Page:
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It is mind boggling to think of the amount of Galaxies and Solar Systems in the Ultra Deep Field by Hubble ST, but isn't it even more mind boggling to consider that there is no other life out there in Space, from one image we peer at Millions of Galaxies each harboring Billions of Solar Systems and unimaginable amounts of Planets, it is crazy to think we are not alone in the Universe but it is even more Crazy to consider that we are!
https://youtu.be/hritwrFJbTo
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The construction technique is a mystery, the builders are unknown, yet the artistic brilliance found at this temple is out of this World, it depicts life on Earth and some of the creatures that can be found here, a celebration of sorts, if we can’t replicate this today then how was it done thousands of years ago? It simply defies logical understanding
https://youtu.be/0mb7LCRqcss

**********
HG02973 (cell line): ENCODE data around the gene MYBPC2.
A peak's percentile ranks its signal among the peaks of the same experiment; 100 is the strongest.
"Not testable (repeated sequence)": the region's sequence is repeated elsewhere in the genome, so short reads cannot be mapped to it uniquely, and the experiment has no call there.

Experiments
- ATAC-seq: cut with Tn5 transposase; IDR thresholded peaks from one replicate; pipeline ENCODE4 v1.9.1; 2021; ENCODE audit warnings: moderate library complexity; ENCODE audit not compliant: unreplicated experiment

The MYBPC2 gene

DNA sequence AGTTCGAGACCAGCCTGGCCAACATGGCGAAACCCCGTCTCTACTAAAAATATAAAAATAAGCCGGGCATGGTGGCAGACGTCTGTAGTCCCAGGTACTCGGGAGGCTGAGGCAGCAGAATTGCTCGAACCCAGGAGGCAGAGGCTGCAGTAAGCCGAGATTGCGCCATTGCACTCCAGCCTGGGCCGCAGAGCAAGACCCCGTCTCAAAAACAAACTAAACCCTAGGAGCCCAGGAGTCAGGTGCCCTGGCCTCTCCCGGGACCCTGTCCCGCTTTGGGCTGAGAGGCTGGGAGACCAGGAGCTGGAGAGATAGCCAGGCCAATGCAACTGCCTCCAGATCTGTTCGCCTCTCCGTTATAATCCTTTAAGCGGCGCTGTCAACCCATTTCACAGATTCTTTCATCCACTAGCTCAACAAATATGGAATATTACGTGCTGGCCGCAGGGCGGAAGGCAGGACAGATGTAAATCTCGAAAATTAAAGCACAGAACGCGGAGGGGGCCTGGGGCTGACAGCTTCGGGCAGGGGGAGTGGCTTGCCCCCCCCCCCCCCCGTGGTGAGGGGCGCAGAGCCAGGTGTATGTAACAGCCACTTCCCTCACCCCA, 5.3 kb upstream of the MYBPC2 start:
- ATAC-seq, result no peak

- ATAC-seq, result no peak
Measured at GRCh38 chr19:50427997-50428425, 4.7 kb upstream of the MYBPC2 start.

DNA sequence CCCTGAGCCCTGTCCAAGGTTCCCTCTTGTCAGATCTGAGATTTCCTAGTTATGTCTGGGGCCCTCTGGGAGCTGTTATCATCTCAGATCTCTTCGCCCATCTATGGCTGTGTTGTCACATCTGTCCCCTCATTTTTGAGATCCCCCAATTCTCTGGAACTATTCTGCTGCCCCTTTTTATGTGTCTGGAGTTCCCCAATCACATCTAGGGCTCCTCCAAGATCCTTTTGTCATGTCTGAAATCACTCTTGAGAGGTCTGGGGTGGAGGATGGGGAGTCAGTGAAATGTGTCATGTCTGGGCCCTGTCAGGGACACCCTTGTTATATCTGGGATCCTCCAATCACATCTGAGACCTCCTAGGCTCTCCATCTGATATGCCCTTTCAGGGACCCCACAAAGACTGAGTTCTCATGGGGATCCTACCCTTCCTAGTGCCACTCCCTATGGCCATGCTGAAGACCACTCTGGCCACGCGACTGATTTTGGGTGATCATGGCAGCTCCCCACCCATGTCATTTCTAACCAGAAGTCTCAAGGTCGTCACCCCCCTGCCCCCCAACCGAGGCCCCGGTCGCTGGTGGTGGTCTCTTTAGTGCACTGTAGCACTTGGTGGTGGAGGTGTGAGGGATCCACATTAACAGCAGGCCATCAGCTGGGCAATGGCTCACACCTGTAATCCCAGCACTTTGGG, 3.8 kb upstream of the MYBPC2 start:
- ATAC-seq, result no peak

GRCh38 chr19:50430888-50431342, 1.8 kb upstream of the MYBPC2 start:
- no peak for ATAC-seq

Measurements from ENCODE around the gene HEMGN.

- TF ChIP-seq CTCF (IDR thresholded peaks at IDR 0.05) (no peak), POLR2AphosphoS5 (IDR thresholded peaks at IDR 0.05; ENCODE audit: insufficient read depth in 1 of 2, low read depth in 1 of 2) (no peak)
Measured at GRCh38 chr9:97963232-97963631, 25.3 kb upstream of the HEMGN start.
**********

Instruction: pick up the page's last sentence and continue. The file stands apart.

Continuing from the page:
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Few astronomical sights excite the imagination like the nearby stellar nursery known as the Orion Nebula. The Nebula's glowing gas surrounds hot young stars at the edge of an immense interstellar molecular cloud. Many of the filamentary structures visible in the featured image are actually shock waves - fronts where fast moving material encounters slow moving gas. The Orion Nebula spans about 40 light years and is located about 1500 light years away in the same spiral arm of our Galaxy as the Sun. The Great Nebula in Orion can be found with the unaided eye just below and to the left of the easily identifiable belt of three stars in the popular constellation Orion. The featured image, taken last month, shows a two-hour exposure of the nebula in three colors. The whole Orion Nebula cloud complex, which includes the Horsehead Nebula, will slowly disperse over the next 100,000 years.